I am about to begin knitting a blanket of prayers. I have a girlfriend I have known since I was eleven or twelve years old. I'm now nearly forty, so you do the math (I have hated math ever since my eighth grade algebra teacher flipped out during class and grabbed a kid by the collar for getting to class after the bell rang, but that's another story). Anyway, I have known her for most of my life. She was and is one of those genuinely good, kind people that you count yourself lucky to know. She sees the best in everyone and you can't help but feel comfortable around her. She is just that kind of person. And true to the core.
My friend and her husband have been trying and hoping and praying for a baby for years, now. They have endured rounds of unsuccessful ivf, successful ivf that ended in miscarriage and the loss of their baby girl at twenty-three weeks gestation. After all of this heartbreak, they have now set out on the road to adoption, hoping and praying that their baby is out there, waiting to become the center of their universe, as our children do. M. is the kind of person I would choose to be my mom if such things were possible.
And so I am beginning a blanket of prayers. With each wrap of yarn around my needle, I pray that this blanket will someday be wrapped around the precious soul that is to be my dear friend's child. With each stitch I pray that someone out there making one of the most difficult decisions of her life will choose my friend and her husband to love, nurture and cherish her baby. With each row completed I pray that their hearts will find each other soon.
They have been told that so often people connect because a friend has a friend with a niece who... ...you've heard the story. And so, with my friend's permission, I am posting her letter below.
We are Meredith and Scott and we are hopeful adoptive parents. After unsuccessfully trying to have a baby through several infertility treatments, we have made the decision to adopt through private adoption. We need your help though; after reading our story, please take a moment to forward this message to three people.
We met ten years ago through a mutual friend who was getting married. I was living and teaching in Maryland and Scott was in Texas. After talking on the phone everyday for several months and visits between Texas and Maryland, Scott moved to Maryland. Three years later we were married. Soon after, we decided to try to start our family. After several months of unsuccessful attempts, we went through several tests.
The doctors told us the only chance we had of getting pregnant would be through in vitro fertilization (IVF). We finally went through the procedure and joyfully, we found out the procedure worked on the first attempt and I was pregnant. The joy was mixed with fear and apprehension as the pregnancy proceeded.
After 4 months, a sonogram revealed that the baby was not growing as she should and we were sent to a high risk doctor for more tests. Everything appeared normal, but she was still small. The doctors said they would need to monitor the baby weekly.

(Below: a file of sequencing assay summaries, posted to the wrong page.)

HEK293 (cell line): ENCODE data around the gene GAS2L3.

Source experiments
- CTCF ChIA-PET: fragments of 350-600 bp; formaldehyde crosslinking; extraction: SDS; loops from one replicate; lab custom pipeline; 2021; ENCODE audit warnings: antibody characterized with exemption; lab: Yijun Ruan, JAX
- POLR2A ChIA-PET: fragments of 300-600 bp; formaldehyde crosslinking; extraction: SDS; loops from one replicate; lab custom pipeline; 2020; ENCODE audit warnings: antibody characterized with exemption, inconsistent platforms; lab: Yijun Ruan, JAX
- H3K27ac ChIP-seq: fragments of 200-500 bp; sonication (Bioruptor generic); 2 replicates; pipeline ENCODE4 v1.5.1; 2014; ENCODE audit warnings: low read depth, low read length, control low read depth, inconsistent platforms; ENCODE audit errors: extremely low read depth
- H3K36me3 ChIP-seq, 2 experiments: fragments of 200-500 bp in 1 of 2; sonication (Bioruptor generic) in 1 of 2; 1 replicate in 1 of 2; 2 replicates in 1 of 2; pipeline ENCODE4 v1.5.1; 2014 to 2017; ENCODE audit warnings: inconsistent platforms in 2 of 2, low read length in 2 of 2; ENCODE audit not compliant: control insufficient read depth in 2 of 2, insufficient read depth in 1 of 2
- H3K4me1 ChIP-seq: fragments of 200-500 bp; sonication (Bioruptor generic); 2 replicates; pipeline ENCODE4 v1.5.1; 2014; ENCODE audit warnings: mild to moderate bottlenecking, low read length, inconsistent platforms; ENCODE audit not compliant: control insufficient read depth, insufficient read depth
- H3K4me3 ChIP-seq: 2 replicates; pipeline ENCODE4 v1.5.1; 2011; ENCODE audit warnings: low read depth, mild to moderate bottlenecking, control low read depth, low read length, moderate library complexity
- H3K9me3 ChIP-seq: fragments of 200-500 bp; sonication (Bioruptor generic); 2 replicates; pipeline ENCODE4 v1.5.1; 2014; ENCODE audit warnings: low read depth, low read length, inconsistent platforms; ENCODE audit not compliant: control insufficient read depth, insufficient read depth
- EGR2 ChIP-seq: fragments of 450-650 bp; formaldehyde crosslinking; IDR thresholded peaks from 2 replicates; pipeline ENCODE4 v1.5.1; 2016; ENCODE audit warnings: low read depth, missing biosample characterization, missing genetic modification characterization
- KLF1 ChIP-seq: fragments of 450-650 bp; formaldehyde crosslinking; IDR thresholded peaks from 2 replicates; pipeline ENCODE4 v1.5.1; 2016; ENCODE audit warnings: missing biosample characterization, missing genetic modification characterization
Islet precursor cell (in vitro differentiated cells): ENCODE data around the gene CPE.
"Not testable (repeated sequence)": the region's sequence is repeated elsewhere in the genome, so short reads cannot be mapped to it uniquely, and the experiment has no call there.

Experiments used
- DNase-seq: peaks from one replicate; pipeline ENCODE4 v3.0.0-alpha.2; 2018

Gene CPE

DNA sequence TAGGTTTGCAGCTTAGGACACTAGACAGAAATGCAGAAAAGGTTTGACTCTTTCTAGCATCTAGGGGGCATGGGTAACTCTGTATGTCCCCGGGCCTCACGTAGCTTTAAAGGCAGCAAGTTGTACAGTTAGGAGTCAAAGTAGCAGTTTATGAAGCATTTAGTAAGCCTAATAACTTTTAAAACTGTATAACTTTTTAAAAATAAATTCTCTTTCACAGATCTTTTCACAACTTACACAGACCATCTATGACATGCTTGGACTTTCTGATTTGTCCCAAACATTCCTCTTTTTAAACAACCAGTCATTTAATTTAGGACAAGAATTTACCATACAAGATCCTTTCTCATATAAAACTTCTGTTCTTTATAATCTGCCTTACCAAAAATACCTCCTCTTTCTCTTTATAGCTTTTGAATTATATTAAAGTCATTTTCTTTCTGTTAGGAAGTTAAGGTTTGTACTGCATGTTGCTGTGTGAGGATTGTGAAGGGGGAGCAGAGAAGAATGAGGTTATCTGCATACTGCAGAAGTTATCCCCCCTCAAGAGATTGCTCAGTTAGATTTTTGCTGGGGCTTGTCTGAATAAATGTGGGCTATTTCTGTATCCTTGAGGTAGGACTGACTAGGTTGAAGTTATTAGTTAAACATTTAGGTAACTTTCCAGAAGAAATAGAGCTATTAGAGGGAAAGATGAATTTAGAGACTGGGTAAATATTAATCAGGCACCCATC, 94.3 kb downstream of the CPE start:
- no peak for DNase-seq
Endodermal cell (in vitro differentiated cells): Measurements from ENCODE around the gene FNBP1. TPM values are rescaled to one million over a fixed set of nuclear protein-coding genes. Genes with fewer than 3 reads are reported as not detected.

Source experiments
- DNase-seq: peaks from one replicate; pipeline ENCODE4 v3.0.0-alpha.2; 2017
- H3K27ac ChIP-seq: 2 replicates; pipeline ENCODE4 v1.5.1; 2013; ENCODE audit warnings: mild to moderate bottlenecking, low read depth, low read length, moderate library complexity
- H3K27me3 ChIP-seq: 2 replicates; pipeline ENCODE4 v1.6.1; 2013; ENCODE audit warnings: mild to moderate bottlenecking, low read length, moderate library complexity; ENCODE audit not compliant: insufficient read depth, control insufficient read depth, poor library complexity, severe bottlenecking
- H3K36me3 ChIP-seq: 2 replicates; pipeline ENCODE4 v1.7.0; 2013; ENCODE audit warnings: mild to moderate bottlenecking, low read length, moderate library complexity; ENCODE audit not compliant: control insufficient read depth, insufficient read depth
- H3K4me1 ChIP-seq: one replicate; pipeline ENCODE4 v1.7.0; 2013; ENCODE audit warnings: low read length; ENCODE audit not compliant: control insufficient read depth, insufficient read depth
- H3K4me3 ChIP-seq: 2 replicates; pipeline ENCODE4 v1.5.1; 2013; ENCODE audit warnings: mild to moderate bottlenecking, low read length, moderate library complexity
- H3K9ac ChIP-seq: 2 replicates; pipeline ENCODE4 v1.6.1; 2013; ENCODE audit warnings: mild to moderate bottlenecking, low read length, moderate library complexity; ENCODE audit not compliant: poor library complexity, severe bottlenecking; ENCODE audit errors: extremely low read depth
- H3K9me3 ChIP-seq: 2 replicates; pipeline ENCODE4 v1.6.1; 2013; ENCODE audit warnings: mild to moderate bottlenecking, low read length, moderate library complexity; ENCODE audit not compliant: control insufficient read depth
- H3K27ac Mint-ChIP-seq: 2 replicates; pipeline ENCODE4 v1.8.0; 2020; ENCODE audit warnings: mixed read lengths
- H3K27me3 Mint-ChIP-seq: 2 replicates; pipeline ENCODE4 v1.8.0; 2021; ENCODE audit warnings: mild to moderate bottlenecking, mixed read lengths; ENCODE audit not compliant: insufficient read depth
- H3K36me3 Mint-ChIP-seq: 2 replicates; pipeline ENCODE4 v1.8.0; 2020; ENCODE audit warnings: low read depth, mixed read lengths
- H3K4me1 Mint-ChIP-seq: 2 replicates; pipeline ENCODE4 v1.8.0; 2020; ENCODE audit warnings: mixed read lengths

When I was just over 23 weeks pregnant, stressed and starting a new job as the department chair of a special education department at a middle school, I started to feel sick. After two restless, almost sleepless nights, feeling worse, Scott made me go to the emergency room. They did many tests and finally determined that I had severe pre-eclampsia with HELLP syndrome which is very rare at that early stage in pregnancy. I was transported to Johns Hopkins Hospital in Baltimore, MD from our local hospital by ambulance. Our high risk doctor, who works at Johns Hopkins, stabilized my high blood pressure, but my liver was failing and my white blood cell count was decreasing.
I had to make a decision to induce labor or I could have died. Our baby, Alison was born on September 10, 2004; she was too small and weak to survive outside my womb. We were devastated and heartbroken, but physically I was healing. After several months of grieving, we decided to attempt IVF again. That was May 2005; that attempt along with another attempt in August were unsuccessful. In November, we went through a Frozen Embryo Transfer cycle. Happily, that cycle was successful and we remained cautiously optimistic. We even saw a heartbeat. During my last visit to the fertility clinic, suddenly, there was no heartbeat. I was almost 3 months pregnant at the time.
I have always wanted to have a baby, to hold and love no matter what path he or she comes to me. After talking with many people, including my brother in law and sister in law, who have chosen adoption, we have decided to take that path as well.
Scott is a sales manager and I am a special education teacher. We are an easy going, family-oriented couple. We have a Dalmatian named Isabella who is definitely a mommy's dog. We love to spend time with our friends and families and our nieces and nephews both near (MD) and far (TX and FL). We are thankful that our journey to parenthood has led us to seeking a child through adoption.
If you know someone who may be looking to make a difficult and brave decision to place her child for adoption, please contact us or even if you don't, please forward this email to at least three people. We will pay all legal and medical expenses. We can be reached at 1-877-586-9453 (toll free) or 240-620-3736 (local DC area).
Meredith and Scott
Knitty fans will likely recognize these wild stripes.